Wednesday, March 5

Believing in Change for the Wrong Reasons

As a resident of Pennsylvania in the front-loaded primary season I have, and still do have, a lot of time to decide who gets my vote. This is a very special occasion because, as an 18-year-old, this is the first time I can vote. I could not have predicted a few years ago that in the Democratic race there would be a half-black man as the presumptive Democratic nominee. For those who fill in the same ethnicity bubble on the SATs as I do it is an opportunity to elect a president who may change perceptions within our country.

However, as I learned more and more about politics I began to wonder how progressive Barack Obama would be. He has been running on the promise to simultaneously transcend partisanship while also changing America. What is most striking about this rhetoric is its similarities to that of Bill Clinton. Bill Clinton was a very pronounced centrist and also promised to rise above the divisions of partisanship. This was not surprising due to his role as the spokesman for the Democratic Leadership Council (DLC). The DLC’s most prominent goal is to move the Democratic Party into the realm of Reaganism. By his own admittance Clinton’s policy was focused on the needs of Wall Street and not the working man. This is obvious in his economic policies, which contributed to the dotcom boom and bust and the growing pay inequality between CEOs and employees.

The DLC has been churning out “centrist” politicians that were supported enthusiastically during the 2006 election simply because of the D in front of their names but now have earned the ire of democrats. The most local example is the primary defeat of Al Wynn in Maryland’s 4th district. Donna Edwards ousted him riding a wave of grassroots support run by voters who voted for Wynn but found that he was in effect a Republican.

Presumably this DLC style of governing is what Obama means by “transcending politics.” It appears that way if one looks at David Cutler, Jeffrey Liebman and Austan Goolsbee, his three financial advisors. Cutler and Liebman are from the Clinton administration and Goolsbee, Obama’s main advisor, comes from the University of Chicago. Cutler writes about incentivizing the healthcare industry as a way to improve care. Liebman has endorsed the partial privatization of Social Security. Their influence shows in his subprime plan. Obama hasn’t called for a moratorium on foreclosures or a freeze on interest rates, both policies that help people stay in their homes.

Recently one of the most important liberal publications, The Nation, came out in support of Obama. Throughout the election this same magazine has been bemoaning the lack of diversity in the policy of Clinton and Obama. Its writers have picked sides and have been hurling articles at their peers (the same battle has happened on the pages of this newspaper). The most striking thing about the endorsement is that it was not based on policy. “[We are]critical of the senator from Illinois for his closeness to Wall Street; his unwillingness to lay out an ambitious progressive agenda on healthcare, housing and other domestic policy issues...” prefaced the assertion that despite all of these flaws he is the candidate most likely to build a coalition and work with congress.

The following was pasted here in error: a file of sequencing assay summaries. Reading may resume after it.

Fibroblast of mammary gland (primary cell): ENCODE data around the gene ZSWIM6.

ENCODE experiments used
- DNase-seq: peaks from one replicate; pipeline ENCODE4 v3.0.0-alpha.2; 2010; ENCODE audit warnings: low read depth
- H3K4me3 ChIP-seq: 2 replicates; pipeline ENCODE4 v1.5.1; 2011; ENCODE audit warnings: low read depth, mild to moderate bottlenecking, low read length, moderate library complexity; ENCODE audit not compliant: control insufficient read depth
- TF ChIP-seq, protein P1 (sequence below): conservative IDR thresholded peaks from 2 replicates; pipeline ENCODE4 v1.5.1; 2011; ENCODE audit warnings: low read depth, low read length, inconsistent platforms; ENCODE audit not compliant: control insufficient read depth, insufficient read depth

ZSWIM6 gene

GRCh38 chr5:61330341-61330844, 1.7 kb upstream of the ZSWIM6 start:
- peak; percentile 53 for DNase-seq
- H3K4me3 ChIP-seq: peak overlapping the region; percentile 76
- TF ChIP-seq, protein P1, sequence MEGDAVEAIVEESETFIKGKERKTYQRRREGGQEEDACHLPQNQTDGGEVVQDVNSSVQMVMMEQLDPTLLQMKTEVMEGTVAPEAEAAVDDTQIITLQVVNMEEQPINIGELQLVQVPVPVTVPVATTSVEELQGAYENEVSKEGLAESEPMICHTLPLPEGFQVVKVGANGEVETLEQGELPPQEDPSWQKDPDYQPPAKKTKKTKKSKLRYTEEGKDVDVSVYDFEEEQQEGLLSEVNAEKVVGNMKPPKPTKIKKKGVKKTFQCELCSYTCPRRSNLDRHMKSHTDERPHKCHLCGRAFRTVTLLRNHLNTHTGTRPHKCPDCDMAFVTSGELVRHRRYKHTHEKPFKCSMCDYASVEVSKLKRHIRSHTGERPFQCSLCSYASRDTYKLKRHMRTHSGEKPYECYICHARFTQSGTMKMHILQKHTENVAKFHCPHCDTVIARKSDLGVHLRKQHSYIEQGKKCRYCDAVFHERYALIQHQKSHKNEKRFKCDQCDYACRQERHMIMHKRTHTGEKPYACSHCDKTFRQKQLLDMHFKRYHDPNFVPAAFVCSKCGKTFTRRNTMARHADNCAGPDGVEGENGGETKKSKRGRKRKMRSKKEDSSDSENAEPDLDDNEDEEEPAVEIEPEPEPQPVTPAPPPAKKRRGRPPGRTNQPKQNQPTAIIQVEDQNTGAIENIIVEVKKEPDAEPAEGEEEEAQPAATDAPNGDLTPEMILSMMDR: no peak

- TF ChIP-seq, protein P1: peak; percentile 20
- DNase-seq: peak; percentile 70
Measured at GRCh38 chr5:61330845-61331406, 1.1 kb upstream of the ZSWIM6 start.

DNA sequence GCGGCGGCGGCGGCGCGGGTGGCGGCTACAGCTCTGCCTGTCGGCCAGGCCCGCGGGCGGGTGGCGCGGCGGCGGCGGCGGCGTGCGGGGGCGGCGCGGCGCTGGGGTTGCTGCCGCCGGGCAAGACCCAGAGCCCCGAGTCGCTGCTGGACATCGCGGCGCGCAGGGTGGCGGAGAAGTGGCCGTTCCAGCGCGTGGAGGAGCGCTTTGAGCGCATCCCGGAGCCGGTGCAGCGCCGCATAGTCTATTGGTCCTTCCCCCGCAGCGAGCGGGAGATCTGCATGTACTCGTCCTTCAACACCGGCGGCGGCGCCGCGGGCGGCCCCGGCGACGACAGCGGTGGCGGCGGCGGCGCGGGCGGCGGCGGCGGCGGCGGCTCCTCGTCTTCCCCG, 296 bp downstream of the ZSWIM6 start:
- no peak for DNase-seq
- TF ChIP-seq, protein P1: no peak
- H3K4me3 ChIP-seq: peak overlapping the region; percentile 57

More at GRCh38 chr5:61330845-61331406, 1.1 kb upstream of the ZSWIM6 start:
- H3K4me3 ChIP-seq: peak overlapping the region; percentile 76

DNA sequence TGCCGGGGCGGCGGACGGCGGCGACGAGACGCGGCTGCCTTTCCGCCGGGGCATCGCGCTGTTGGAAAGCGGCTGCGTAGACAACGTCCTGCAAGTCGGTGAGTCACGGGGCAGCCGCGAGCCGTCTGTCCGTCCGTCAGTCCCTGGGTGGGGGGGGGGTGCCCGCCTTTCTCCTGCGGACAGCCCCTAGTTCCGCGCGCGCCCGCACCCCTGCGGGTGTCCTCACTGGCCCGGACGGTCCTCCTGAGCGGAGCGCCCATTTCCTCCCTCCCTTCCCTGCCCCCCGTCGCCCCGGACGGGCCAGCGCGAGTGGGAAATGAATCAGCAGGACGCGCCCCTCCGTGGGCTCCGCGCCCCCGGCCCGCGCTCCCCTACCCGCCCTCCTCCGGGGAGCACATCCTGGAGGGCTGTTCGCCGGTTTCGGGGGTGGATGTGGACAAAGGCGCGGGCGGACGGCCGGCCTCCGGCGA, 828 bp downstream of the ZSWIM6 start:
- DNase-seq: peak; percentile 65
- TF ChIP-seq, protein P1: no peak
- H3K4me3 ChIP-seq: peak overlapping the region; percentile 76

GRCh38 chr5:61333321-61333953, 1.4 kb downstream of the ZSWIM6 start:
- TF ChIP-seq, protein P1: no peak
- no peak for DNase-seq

It baffles me how supporters of any of the Democratic candidates remaining can really expect meaningful change. Voting millionaires into our presidency is not a formula for change. Having right wing advisors is not the formula for change. The real agents of change are those that don’t have to announce it; if you really want change look at candidates that rely entirely on the people to run their campaigns. The corporate money Obama receives has strings attached. Wouldn’t you rather have the common man pulling strings than Wall Street?

Ron Paul is a candidate that is able to compete with his corporately funded opponents but is dismissed by the corporately funded media as “un-electable.” Dennis Kucinich was funded entirely by grassroots support but was similarly dismissed. The same people that denounce these candidates fail to explain how Paul and Kucinich continue to be elected to the House of Representatives year after year. The corporately run media never mention how they predicted Rudolph Giuliani to be a major force and how he was beaten handily by Ron Paul in several states.

When discussing politics I too often hear “I like Candidate X, but I’m voting for Candidate Y because I don’t want to waste my vote.” Prior to his withdrawal I was a supporter of Dennis Kucinich but hesitant about voting for him for the same reason. I had resigned myself to voting for the lesser of two evils. While listening to the Green Party debate I heard a statement that changed my outlook on politics. A candidate mentioned the lesser of two evils conundrum and stated “just don’t vote for evil.” I’ve made the choice to start my voting career by not voting for evil.

Cynthia McKinney is the first African American female congresswoman elected to Georgia and an ex-Democrat running for the Green Party. As a six-term member of congress she amassed a consistent voting record. She voted against the Iraq War, but more importantly voted against the Gulf War in 1991. It’s not enough to just be against the Iraq War; meaningful change is a candidate against all wars of imperialism. She has also voted against funding the war despite the false assertions by other Democrats that somehow that would translate to troops with no armor or weapons in battle. McKinney introduced articles for impeachment against George Bush and passed legislation preventing the sale of weapons to human rights abusers. Isn’t that change you can believe in?

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